The cave paintings of Lascaux in southwestern France, dating between 18,000 and 15,000 B.C.
What a strange thing: beauty has a name. In fact, beauty is a divine name. If this is true, then we are not so awkward as to fittingly apply this name in the prologue of John’s Gospel: “In the beginning was beauty, and the beauty was with God, and the beauty was God” (Sammon 2013). Hence, we may not only say that God is beauty but also that God is beauty itself.
However, in making such simplistic utterances, as Brendan T. Sammon (2013) recognizes, we are standing in “stark contrast to the complexity of its intelligible content.” However, I must make a demarcation from attempting to expound on what it means to say that beauty is a divine name. While such a task may seem rigorous in philosophical/theological content, my primary concern is to proceed in a rather “poem-like” fashion and not in a philosophical or theological one.
And yet, I acknowledge (perhaps superficially) that I can be consistent in my “poem-likeness” and say that beauty has a religious (or theologically significant) dimension (*see my note below). Alejandro R. Garcia-Rivera (1999) cites the cave paintings of Lascaux and Altamira as such an example of the relationship between beauty and religion. Specifically, anthropologists have recognized that the placement of these paintings in the caves are almost inconveniently placed, in the sense they are placed at a distance away from the cave’s entrance. Hence, the paintings are perhaps religious in nature (**see my note below).
More than this, beauty having a religious dimension shows that there is a dynamic relationship between God’s beauty and the inner human spirit. That is, apart from beauty being a divine name, Beauty originates in God’s own Self. But, here I believe a rightful question is to be asked: “What is Beauty if it is not received?” (Garcia-Rivera 1999) There is then a dynamism between the Infinite and the finite, and hence, discussing anything about the subject of beauty among these two polarities provoke a relevant but parallel conversation: the Incarnation. After all, is this not where the Eternal stepped into time? Yes, and by all means. The transcendental nature of Beauty reflects this parallel. That is to say, there is a relationship between where beauty originates and where it may come upon an impression of the human heart.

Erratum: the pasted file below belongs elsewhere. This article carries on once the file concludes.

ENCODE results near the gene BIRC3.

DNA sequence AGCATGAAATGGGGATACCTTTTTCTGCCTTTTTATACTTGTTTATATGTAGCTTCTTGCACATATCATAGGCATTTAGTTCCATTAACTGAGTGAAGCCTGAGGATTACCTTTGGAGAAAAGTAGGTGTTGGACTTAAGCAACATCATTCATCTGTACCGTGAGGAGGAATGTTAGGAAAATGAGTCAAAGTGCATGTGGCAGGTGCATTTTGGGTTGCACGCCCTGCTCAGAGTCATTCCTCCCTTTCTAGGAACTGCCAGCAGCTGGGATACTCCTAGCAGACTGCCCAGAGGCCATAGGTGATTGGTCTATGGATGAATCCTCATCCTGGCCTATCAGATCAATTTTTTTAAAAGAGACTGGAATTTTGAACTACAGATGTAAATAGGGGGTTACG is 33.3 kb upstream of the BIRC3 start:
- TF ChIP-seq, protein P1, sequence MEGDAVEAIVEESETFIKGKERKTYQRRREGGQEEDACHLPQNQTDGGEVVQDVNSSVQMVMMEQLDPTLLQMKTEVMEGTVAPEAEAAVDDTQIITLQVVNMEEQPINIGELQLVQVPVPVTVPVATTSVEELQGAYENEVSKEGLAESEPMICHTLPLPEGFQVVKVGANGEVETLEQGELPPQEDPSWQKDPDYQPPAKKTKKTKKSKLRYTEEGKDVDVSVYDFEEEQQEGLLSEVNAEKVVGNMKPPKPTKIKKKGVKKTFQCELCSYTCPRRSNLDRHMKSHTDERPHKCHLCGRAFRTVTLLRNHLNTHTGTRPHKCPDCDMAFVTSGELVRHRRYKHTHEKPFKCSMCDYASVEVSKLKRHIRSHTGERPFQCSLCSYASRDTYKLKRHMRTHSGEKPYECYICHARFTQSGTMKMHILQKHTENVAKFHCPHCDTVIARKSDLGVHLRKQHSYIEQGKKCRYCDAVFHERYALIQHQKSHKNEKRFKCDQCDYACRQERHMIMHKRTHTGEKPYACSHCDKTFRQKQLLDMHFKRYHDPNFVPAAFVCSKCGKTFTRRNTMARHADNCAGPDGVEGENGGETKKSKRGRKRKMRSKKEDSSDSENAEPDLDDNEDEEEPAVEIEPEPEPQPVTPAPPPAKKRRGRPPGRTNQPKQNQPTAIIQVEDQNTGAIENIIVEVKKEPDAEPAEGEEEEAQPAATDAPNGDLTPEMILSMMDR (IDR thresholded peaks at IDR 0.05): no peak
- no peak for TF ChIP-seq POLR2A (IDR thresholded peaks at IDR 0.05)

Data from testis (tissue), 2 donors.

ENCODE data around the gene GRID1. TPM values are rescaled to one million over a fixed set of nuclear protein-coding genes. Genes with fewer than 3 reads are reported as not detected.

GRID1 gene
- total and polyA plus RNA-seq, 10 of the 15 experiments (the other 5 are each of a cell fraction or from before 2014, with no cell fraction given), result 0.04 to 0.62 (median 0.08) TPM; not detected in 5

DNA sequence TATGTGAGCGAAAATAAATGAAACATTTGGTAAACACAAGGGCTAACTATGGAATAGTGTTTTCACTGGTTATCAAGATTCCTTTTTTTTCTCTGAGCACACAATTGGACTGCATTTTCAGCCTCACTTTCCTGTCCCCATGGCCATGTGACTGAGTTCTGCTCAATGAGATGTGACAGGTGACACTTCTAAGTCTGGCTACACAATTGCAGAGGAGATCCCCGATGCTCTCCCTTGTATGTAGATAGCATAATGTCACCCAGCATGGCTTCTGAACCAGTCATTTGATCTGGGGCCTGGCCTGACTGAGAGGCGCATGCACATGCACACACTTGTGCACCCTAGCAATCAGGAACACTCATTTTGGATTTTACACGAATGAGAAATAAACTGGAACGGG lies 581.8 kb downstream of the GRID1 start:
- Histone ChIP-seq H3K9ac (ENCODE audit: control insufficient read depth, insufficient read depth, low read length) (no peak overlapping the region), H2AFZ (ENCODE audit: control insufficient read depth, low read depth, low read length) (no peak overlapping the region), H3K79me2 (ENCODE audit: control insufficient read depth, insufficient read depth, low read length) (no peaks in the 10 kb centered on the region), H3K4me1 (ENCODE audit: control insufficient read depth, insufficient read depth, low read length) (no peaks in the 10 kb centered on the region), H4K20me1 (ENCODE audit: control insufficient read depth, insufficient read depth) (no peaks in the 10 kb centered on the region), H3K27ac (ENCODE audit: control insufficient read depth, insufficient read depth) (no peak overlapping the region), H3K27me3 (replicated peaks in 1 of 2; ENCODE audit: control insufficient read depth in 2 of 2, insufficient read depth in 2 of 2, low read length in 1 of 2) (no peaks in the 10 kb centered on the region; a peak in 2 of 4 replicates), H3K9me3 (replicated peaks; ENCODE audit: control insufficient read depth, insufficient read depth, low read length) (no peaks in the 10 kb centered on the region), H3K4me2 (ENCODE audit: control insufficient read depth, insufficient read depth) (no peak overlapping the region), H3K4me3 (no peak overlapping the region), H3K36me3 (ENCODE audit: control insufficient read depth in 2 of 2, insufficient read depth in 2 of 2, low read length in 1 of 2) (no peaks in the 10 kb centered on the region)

This contact of the divine upon the human heart is where I think Beauty is a significant and more impressive evangelical tool in persuading unbelievers to the faith, rather than appeal to the Good or to the True. However, Fr. Robert Barron has made the suggestion that most of the errors of modern evangelism rest in the primacy of starting with the Good (which will lead to arguments about legalism) and the True (which will lead to arguments about relativism) than with the Beautiful. I believe Barron is correct on his conclusion but not so much in his distinctions.
Fr. Barron suggests that a starting point of the Good will lead the unbeliever to press charges of legalism against the evangelist: “Who are you to tell me what is Good and what is Bad?” Starting with the Good may be advantageous on the grounds that one may be able to see the possible benefits, or indeed, eternal rewards of willing the Good (perhaps, even to the point of suffering for the sake of it). It is as that old Danish philosopher said in his Purity of Heart (Kierkegaard, 2008): “When the sufferer. . . willingly takes up his appointed sufferings, he is willing to suffer all for the Good, that is, in order that the Good may be victorious in him” (ibid., 148).
Kierkegaard, Søren. The Purity of Heart Is to Will One Thing, trans. Douglas Steere. 2008. HarperOne.
Sammon, Brendan Thomas. The God Who is Beauty. 2013. Wipf & Stock Publishers.
* – I am indebted to Alejandro R. Garcia-Rivera’s The Community of the Beautiful: A Theological Aesthetics (Michael Glazer, 1999) for the methodological approach I’ve decided to follow here throughout.
** – Here is an article by an independent scholar from the Heilbrunn Timeline of Art History touching more on this claim.